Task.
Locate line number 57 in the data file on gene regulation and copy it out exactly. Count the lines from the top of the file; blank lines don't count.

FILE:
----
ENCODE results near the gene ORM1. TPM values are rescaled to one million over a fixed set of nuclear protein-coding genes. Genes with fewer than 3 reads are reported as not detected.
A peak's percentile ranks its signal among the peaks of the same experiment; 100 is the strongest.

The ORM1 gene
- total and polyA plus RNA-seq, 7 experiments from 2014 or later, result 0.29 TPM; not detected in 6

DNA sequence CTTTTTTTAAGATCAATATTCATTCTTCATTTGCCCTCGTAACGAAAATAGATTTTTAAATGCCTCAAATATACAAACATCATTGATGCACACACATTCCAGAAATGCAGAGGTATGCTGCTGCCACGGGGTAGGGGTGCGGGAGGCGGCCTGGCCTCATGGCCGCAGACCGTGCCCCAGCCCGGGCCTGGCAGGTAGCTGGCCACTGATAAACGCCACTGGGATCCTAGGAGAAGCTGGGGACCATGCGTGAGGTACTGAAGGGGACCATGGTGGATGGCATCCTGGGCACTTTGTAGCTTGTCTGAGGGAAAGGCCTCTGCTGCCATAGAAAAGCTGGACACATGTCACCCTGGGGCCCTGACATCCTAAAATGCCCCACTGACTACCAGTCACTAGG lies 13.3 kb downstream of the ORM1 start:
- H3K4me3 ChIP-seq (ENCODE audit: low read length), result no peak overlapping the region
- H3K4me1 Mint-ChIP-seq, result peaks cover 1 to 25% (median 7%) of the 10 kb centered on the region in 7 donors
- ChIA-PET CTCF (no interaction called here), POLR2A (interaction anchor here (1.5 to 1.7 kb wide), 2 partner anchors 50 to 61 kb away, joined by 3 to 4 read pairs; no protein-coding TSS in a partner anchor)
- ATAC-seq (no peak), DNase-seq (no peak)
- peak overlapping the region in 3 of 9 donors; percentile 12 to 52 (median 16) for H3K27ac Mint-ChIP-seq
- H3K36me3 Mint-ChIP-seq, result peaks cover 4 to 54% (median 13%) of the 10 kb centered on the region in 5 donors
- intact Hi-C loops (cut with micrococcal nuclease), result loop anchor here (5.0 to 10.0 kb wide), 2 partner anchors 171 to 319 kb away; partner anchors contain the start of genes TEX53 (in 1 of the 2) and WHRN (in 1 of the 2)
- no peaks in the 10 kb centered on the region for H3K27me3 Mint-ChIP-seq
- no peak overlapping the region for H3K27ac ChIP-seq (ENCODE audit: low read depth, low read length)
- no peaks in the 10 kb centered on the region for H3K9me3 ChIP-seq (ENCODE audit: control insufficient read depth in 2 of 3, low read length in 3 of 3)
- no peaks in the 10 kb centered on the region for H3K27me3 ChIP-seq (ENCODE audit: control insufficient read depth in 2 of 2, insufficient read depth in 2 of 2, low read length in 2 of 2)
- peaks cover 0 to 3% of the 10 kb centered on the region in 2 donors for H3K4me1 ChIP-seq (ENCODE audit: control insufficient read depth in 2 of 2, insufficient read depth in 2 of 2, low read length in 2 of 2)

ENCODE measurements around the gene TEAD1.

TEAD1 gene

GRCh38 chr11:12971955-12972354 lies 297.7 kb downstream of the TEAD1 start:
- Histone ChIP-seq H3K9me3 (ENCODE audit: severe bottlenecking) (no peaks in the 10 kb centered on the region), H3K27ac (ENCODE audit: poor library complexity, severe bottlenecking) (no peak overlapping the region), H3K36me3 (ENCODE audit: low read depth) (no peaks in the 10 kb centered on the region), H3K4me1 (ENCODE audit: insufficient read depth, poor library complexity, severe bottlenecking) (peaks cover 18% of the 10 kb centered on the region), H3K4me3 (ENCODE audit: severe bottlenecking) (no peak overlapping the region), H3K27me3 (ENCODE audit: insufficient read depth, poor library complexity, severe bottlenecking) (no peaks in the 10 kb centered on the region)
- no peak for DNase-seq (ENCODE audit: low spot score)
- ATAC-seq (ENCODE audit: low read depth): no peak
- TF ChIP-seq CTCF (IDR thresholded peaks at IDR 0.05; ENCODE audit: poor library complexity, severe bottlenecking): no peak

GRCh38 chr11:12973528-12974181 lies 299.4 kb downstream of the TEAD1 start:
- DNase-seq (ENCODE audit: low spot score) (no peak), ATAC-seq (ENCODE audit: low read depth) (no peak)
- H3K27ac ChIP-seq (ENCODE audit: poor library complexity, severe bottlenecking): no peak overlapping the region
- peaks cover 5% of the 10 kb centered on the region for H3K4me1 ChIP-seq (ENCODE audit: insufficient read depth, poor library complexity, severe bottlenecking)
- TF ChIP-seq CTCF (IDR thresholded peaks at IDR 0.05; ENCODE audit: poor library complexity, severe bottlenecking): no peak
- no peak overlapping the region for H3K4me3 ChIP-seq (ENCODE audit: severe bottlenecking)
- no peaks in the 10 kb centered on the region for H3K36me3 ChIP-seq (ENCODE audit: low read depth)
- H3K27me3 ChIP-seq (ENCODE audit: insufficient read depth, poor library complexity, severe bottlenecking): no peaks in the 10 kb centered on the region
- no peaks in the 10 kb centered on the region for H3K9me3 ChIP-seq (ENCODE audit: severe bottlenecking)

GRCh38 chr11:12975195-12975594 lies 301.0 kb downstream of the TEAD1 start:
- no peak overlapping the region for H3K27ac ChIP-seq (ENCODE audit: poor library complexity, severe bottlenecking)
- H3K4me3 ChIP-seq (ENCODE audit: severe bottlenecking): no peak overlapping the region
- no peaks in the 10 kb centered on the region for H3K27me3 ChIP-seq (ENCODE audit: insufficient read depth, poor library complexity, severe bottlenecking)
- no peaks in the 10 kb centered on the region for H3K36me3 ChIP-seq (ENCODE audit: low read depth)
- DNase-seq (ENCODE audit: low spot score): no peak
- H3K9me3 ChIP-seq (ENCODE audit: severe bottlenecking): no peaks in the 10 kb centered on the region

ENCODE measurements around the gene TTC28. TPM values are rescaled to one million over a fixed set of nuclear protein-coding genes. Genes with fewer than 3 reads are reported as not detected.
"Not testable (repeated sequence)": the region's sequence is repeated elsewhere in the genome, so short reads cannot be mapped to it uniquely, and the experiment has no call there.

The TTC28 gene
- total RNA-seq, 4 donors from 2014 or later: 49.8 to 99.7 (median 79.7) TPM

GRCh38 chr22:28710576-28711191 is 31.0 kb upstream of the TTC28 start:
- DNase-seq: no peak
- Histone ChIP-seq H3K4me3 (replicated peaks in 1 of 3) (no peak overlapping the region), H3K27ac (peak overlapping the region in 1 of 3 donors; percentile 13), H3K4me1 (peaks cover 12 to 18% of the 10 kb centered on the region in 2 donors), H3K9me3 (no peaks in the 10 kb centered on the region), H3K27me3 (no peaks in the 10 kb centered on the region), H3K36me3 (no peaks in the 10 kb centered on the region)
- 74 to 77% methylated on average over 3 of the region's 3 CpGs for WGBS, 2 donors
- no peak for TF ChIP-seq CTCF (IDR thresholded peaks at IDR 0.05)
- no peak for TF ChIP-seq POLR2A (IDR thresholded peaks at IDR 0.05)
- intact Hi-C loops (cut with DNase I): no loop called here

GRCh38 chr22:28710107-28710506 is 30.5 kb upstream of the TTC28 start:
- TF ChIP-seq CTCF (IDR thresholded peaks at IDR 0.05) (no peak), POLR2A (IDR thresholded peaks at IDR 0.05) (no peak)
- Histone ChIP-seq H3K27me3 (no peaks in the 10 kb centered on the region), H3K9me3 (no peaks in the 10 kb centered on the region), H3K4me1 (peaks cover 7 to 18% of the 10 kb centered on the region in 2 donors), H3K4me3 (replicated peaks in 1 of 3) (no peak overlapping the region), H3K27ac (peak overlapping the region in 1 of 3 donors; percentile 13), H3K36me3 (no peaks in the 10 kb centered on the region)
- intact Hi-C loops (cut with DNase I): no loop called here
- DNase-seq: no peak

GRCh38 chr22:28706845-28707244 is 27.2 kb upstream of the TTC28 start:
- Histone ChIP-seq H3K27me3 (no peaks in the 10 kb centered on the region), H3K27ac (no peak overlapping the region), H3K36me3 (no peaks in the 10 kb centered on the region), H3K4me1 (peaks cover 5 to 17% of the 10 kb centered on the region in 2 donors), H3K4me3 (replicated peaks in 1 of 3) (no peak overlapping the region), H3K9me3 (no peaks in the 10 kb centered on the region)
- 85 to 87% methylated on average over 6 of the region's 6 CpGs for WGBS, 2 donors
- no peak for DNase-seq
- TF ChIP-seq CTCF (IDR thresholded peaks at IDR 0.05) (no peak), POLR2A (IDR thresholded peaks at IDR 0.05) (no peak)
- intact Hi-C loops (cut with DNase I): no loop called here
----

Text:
GRCh38 chr22:28706845-28707244 is 27.2 kb upstream of the TTC28 start: